- ** Also because I do not wish to indulge in the use of medieval-qua-verbum that I so often decry, and because there really can’t be any argument that there’s not been an unfortunate amount of physical and mental brutality directed the protesters’ way. [↩]
- *** As I believe I’ve discussed here before (more than once, even), when I teach Chaucer, my American students are always so ready to transmute his life into the familiar American fable of the misunderstood genius who revolutionized an unwilling hidebound culture, the shrewd entrepreneur with a revolutionary business plan who succeeded by realizing the foolishness of the way his competitors had done things before him.† The Middle Ages is always the hidebound foolish foil to our ingenious heroic avatars.
†And, yeah, it’s always a him doing the revolutionizing. Sorry, Betsy, you just get back to that flag-sewing, alright? [↩]
- **** The century that started around 1942 when Tom Hanks, John Wayne, and Will Smith stormed the beaches at Normandy and marched on together directly to Auschwitz to each single-handedly liberate those guys who went on to create Hollywood. [↩]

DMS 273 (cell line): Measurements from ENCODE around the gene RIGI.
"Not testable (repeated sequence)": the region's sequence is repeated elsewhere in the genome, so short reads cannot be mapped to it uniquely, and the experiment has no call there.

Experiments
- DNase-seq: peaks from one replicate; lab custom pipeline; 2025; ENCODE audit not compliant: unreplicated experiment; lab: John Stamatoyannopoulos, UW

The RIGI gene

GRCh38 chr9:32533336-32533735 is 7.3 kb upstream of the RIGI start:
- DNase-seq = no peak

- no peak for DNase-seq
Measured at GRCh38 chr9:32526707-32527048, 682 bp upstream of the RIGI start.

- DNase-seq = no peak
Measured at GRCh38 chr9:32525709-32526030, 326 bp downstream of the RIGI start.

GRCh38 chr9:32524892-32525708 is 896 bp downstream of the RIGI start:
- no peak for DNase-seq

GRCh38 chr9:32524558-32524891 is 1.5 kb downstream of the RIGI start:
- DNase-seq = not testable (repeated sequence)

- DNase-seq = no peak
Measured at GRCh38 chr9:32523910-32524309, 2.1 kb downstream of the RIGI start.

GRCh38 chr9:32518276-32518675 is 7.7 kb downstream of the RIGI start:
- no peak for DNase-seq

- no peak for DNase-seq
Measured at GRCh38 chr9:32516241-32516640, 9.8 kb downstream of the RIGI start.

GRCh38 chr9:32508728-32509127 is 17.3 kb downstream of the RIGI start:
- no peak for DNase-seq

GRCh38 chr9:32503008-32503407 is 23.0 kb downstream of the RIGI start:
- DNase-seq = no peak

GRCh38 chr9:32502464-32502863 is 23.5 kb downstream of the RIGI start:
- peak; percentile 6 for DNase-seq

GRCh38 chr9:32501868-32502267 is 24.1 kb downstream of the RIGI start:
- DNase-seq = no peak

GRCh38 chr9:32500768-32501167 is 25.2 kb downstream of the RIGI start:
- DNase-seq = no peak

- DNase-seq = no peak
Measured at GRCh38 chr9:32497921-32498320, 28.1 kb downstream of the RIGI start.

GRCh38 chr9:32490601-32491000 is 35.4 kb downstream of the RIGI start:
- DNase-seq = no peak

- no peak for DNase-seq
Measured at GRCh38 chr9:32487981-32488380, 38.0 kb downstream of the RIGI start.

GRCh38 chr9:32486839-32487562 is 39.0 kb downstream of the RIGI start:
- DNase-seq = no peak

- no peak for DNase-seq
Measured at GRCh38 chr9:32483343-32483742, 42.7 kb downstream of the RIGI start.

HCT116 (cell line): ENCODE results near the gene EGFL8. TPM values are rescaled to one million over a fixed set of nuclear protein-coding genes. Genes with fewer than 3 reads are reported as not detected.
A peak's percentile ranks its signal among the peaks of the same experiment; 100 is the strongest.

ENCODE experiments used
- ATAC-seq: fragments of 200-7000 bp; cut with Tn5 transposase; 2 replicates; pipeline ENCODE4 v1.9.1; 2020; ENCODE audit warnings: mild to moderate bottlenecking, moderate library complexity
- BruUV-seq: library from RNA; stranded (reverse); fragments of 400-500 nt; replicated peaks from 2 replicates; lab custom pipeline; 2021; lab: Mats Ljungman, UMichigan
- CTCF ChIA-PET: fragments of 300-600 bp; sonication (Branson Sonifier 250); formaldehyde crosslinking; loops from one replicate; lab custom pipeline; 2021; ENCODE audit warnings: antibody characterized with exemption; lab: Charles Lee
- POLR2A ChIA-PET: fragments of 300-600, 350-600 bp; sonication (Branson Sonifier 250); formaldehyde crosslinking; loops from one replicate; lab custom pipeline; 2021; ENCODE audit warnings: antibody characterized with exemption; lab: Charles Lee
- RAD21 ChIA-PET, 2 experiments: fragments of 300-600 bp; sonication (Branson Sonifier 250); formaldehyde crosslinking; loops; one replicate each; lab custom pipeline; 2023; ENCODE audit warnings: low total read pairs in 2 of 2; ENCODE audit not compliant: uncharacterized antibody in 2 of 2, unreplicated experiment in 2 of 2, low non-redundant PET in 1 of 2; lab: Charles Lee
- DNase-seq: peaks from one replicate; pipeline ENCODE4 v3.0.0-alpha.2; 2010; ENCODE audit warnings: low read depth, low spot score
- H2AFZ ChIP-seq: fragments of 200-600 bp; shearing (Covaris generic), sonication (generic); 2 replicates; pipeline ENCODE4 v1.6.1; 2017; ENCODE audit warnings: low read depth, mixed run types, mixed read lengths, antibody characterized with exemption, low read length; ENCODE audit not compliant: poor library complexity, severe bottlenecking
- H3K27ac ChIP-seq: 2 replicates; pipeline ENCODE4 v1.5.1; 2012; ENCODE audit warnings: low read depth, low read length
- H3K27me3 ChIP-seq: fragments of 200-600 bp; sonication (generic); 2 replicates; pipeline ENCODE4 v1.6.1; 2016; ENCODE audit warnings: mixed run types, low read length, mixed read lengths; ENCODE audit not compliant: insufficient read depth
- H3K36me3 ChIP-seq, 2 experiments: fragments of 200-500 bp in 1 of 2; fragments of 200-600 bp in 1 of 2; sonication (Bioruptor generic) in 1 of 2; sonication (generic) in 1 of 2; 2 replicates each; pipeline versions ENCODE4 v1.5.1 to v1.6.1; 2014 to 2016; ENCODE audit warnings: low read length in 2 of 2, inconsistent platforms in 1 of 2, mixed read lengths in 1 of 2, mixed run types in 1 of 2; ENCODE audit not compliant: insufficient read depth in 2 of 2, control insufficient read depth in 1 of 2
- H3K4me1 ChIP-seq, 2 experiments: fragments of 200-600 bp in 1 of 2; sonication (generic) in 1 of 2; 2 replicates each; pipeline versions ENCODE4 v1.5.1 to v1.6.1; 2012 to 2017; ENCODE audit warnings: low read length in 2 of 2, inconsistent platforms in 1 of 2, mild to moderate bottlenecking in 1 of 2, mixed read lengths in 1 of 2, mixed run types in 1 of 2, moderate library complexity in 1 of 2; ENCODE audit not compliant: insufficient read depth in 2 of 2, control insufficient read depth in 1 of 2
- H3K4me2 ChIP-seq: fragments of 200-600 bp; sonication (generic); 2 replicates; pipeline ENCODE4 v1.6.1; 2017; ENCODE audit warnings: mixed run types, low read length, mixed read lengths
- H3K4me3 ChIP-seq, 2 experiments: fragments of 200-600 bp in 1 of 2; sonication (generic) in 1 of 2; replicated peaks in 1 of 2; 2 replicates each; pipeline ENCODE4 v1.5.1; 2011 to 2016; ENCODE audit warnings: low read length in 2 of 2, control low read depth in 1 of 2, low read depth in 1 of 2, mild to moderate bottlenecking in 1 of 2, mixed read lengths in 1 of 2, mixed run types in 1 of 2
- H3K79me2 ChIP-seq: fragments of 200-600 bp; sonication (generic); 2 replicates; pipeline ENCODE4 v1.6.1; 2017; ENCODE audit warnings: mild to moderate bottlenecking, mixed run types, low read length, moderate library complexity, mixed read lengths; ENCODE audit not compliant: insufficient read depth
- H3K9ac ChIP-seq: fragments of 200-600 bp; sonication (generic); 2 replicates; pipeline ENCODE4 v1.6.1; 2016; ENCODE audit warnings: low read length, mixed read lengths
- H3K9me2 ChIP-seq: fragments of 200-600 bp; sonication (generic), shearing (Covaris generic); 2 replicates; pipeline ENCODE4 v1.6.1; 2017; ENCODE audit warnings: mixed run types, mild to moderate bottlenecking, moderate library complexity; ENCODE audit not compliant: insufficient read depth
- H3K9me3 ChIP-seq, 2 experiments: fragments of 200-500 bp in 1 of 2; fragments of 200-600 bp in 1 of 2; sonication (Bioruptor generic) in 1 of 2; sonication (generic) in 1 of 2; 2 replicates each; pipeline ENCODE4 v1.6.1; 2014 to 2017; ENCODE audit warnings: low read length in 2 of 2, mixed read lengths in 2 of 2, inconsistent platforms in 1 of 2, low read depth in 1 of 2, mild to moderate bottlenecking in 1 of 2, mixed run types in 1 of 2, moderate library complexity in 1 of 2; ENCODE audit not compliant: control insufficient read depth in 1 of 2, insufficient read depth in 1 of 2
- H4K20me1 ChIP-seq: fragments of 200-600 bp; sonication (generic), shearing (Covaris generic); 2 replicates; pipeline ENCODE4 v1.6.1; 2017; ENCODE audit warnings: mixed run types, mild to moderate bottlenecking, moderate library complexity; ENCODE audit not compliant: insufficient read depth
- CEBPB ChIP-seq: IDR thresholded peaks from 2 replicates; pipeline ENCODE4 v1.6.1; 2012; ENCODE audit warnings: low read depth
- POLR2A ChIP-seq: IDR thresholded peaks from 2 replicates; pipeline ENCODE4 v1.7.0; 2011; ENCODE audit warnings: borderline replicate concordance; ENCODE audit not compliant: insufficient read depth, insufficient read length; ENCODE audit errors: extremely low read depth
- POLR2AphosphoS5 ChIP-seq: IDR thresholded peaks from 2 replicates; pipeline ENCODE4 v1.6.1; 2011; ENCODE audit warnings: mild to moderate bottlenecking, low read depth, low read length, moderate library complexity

- ***** I forget which academic joked that the thing that unites all historians whatever century they study is that their century was the one in which the middle class first rose. Instead of helping me track down the reference, I’d prefer it if we just pretend I thought it up myself. [↩]
- ****** Where everyone belonged to a cozy nuclear family whose breadwinner was an ad executive with a lovely wife who wore formal wear while vacuuming and minding their 2.3 rosy-cheeked children. [↩]
- ******* Aquinas, of course, divided society into a different threesome, “those who have the power” (the nobles), “those who do not” (the commons), and those in-between, the populis honorabilis. [↩]
- ******** Because the fighting they got up to was usually to determine who would control the fields whose output comprised the feudal economic system’s bedrock. [↩]
- ********* And, for some reason, they’re also told to memorize the opening twenty lines against the unlikely possibility that they should ever run into a medievalist at a cocktail party, where they’ll then be expected to rattle those lines off–and possibly that they’ll earn extra points if they follow the recitation with a remark on how beautiful they find the haphazardly pronounced and poorly remembered verse. [↩]
- ********** And also told not to try writing about Chaucer until they’re at least fifty, as all the good work has already been done. [↩]
- *********** And who I’ve previously insinuated were essentially Chaucerian fanfic writers [↩]
- ************ That I will not go into for fear of alienating someone whose million-entry list does not overlap enough with my own. [↩]